trusses

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10-foot Bridge Success

Wednesday, July 15th, 2009

The bridge made it through our train show (see photo gallery)! It held up great. I was quite surprised to find that no member or cross bracking loosened noticeably. Usually, on trusses like this, a piece of cross bracing will come loose at some point due to vibrations from the trains.



packed up and ready for the show (click for larger)

I packed up the model by breaking it into four sections, and then piggybacked two section pairs together.



at the show (click for larger)

TexLUG’s layout consisted of three 8-foot long tables on either end of the bridge. One of our members (Matt S.) brought two 2.5-foot small truss bridges, and we used those on one side of the layout.



inside view (click for larger)


Super Chief crossing (click for larger)

The bridge did endure some heavy loads. At one point, we had two very long trains on the main loop, and they managed to end up on the bridge at the same time. Both trains were longer than the bridge :-)



Tony’s Allegheny (click for larger)

Their were a few accidental human contacts, but it survived. The worse was when my 4-year old son was underneath and suddenly popped up. He buckled a section of deck with his head. I managed to press it all back together quickly before the train came back around :-)

10-foot Bridge

Wednesday, July 8th, 2009

Over the past two weeks, I’ve been working on a new bridge. This will be for TexLUG’s display in an upcoming model train show.

The design length of the bridge, measured from center-to-center of the end supports, is 10.46 ft (3.19 m). The actual clear span will be just 1/2 inch, or so, less than this distance. The actual length, in reality, will be just slightly less or more, depending on how the structure settles.



click larger view


click larger view

I designed the bridge by determining the sizes of all the main members and also the deck and hanger pieces. I modifed my old truss spreadsheet for this design: www.texbrick.com/model_10ftbridge/bridge_10ft.xls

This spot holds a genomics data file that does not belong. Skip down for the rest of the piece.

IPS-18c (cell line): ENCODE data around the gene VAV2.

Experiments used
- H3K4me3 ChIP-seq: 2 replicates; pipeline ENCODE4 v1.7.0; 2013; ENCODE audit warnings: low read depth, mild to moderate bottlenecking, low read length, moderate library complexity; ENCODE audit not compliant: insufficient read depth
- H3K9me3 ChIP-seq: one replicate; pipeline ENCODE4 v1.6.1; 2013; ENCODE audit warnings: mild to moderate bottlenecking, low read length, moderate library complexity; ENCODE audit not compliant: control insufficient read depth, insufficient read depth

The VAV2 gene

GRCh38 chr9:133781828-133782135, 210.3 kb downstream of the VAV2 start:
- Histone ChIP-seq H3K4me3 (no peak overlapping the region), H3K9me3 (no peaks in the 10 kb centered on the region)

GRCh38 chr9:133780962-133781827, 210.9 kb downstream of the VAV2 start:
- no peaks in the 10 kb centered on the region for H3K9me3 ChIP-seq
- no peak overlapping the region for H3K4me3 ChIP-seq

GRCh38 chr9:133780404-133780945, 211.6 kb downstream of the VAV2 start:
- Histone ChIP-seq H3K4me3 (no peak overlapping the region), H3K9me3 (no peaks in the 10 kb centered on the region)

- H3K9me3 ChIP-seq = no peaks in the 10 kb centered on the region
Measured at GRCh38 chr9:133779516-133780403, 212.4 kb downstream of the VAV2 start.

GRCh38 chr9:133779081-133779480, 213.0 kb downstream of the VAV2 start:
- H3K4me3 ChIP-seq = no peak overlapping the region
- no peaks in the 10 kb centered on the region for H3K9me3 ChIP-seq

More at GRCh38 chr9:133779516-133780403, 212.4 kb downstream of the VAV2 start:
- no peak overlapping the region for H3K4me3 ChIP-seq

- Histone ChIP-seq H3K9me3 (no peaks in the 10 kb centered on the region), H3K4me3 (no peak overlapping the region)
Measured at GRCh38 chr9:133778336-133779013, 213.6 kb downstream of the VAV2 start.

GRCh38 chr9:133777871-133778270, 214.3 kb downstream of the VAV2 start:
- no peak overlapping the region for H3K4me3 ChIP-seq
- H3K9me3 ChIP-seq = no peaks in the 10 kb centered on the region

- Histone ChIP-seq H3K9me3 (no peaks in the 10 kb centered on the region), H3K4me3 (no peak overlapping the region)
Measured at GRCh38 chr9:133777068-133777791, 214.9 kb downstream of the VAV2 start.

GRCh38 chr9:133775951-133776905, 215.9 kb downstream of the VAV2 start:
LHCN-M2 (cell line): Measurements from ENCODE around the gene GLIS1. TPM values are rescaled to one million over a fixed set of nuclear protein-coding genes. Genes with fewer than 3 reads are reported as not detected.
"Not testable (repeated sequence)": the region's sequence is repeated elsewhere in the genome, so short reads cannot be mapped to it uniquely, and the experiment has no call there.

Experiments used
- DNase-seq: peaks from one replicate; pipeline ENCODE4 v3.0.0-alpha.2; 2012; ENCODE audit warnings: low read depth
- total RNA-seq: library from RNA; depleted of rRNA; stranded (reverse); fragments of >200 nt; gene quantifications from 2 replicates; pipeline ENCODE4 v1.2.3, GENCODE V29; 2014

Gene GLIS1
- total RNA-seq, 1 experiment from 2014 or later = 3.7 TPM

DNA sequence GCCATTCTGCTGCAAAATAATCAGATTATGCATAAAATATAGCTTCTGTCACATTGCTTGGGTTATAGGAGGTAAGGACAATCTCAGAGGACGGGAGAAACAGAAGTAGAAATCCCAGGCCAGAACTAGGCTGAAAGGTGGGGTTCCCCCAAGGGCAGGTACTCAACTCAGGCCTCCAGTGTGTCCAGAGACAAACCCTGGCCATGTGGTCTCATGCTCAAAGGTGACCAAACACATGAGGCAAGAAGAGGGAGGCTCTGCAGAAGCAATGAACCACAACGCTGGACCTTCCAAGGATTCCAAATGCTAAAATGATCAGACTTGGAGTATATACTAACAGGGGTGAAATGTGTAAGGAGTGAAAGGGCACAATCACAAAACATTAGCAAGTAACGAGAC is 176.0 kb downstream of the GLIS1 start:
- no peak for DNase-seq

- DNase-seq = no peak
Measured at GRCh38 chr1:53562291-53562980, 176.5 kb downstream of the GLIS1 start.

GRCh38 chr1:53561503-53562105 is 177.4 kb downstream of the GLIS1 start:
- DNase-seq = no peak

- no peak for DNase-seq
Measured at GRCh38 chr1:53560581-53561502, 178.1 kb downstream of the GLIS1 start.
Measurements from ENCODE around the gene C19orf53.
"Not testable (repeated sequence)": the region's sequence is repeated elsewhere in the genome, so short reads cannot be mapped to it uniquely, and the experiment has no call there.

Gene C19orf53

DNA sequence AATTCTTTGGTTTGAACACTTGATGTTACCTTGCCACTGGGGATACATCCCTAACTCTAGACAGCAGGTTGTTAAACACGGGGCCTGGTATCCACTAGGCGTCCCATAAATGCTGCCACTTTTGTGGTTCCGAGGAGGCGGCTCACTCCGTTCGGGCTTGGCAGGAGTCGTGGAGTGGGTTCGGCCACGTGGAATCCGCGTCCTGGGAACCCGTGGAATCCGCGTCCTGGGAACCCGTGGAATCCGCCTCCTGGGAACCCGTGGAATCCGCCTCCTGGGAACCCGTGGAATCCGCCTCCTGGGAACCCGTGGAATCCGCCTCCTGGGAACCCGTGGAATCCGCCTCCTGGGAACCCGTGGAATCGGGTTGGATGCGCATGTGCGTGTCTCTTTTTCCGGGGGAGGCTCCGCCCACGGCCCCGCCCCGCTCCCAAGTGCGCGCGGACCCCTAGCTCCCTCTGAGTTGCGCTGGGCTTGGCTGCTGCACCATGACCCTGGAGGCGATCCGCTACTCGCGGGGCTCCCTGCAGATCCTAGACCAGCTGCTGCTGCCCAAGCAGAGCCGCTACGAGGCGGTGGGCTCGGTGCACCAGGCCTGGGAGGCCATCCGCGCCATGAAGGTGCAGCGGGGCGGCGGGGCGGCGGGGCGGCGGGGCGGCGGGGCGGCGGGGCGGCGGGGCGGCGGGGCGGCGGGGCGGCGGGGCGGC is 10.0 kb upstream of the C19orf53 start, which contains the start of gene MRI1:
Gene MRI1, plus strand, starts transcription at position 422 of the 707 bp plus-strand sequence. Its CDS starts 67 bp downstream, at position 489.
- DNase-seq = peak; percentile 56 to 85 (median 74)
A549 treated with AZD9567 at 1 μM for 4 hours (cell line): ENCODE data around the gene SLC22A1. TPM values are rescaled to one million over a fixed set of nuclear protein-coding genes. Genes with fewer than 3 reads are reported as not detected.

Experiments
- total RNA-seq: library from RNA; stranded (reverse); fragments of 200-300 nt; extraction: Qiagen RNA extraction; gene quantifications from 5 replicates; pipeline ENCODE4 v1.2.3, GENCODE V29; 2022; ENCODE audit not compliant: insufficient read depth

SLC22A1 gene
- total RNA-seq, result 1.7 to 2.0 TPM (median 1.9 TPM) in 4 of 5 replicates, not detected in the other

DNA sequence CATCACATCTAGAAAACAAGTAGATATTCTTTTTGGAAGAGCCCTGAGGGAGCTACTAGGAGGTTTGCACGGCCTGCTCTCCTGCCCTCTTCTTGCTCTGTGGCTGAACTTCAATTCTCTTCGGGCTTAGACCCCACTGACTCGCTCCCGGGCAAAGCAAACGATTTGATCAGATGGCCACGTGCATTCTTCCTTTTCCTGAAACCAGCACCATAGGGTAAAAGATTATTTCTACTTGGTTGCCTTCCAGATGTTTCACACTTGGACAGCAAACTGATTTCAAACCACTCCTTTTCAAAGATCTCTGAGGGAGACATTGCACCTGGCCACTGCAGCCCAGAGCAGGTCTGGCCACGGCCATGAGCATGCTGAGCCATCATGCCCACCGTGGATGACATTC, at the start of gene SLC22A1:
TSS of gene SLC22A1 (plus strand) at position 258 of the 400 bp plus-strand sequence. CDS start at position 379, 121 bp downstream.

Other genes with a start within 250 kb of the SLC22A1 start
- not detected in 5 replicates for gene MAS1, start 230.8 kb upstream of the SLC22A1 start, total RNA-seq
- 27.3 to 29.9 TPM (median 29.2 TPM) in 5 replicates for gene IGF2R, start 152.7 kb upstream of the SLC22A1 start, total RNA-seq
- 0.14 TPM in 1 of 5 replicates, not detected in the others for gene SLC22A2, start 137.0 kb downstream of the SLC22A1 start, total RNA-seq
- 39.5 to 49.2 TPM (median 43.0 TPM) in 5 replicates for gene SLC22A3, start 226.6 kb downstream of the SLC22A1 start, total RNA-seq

member sizes (click for larger)


deck members (click for larger)

I changed a few things about the construction of this bridge as compared to how I normally build trusses. I’ll describe all the fine details later on when I make a formal webpage for this bridge.

I had to correct a few things after I had mostly built the whole bridge. I wished I had realized some of these things from the start:

1. It wasn’t wide enough. The original design would have accomodated 8-wide trains just barely. However, I realized later that we’ll have 12-wide trains (i.e. “natural” 10-wides with extras hanging off the sides; e.g. Tony Sava’s monster Allegheny). I spent a lot of extra time making the portal frames wider.

2. Height. The end portals of the bridge were lower in height in the original design. I had to change up the design (by lengthening some members) to create extra height so that trains passing through would have adequte clearance.

3. Strength. After I had the original structure built, I noticed that the main chords deflected a lot when I loaded the bridge. I experienced the same trouble with the 17-foot bridge I built 4 years ago. So, I doubled-up most of the main truss chords on this new bridge. When Tony’s Allegheny rolls accross it, I want the bridge to stay intact! :-)

Anyway, the bridge is nearly complete, and I hope it will hold up this weekend at the show.

Crane Boom – Triangular Cross Section

Thursday, June 11th, 2009

One of my next projects is to build a simple tower crane. I’ve developed a new turntable (more on that later :-) ), and I’m working on a boom with a triangular cross section.

It’s not too hard to make a triangular cross section, but it’s an added challenge to create a design that will transition between sections of different heights.

This design (below) makes use of a truss chord on the top that is oriented normally. This allows the height of the truss section to change along its length fairly easily (it’s the link between sections that becomes very difficult unless the top chord is oriented normally).



click for larger


click for larger

My goal is to build the boom of the tower crane as a cantilever type and not use guy wires as typically seen on many tower cranes. The tower base of the crane will make use of the boom sections I built for the crane project.